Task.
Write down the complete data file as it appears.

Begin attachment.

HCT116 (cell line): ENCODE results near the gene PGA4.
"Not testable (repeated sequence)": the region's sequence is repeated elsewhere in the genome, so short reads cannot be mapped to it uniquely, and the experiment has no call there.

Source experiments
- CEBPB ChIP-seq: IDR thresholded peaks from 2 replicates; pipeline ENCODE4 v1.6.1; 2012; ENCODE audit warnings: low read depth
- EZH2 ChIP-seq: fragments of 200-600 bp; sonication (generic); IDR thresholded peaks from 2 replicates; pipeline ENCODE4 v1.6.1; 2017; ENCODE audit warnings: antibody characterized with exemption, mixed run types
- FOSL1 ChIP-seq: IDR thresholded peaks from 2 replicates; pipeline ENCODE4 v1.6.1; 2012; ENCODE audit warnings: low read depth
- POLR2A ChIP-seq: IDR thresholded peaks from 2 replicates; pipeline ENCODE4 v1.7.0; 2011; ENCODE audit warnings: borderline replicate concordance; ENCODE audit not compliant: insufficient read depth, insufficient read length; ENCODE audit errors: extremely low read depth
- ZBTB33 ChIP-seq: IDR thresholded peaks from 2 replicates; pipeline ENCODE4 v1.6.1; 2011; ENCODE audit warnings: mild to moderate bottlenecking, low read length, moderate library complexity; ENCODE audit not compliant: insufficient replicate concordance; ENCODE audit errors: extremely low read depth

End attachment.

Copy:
HCT116 (cell line): ENCODE results near the gene PGA4.
"Not testable (repeated sequence)": the region's sequence is repeated elsewhere in the genome, so short reads cannot be mapped to it uniquely, and the experiment has no call there.

Source experiments
- CEBPB ChIP-seq: IDR thresholded peaks from 2 replicates; pipeline ENCODE4 v1.6.1; 2012; ENCODE audit warnings: low read depth
- EZH2 ChIP-seq: fragments of 200-600 bp; sonication (generic); IDR thresholded peaks from 2 replicates; pipeline ENCODE4 v1.6.1; 2017; ENCODE audit warnings: antibody characterized with exemption, mixed run types
- FOSL1 ChIP-seq: IDR thresholded peaks from 2 replicates; pipeline ENCODE4 v1.6.1; 2012; ENCODE audit warnings: low read depth
- POLR2A ChIP-seq: IDR thresholded peaks from 2 replicates; pipeline ENCODE4 v1.7.0; 2011; ENCODE audit warnings: borderline replicate concordance; ENCODE audit not compliant: insufficient read depth, insufficient read length; ENCODE audit errors: extremely low read depth
- ZBTB33 ChIP-seq: IDR thresholded peaks from 2 replicates; pipeline ENCODE4 v1.6.1; 2011; ENCODE audit warnings: mild to moderate bottlenecking, low read length, moderate library complexity; ENCODE audit not compliant: insufficient replicate concordance; ENCODE audit errors: extremely low read depth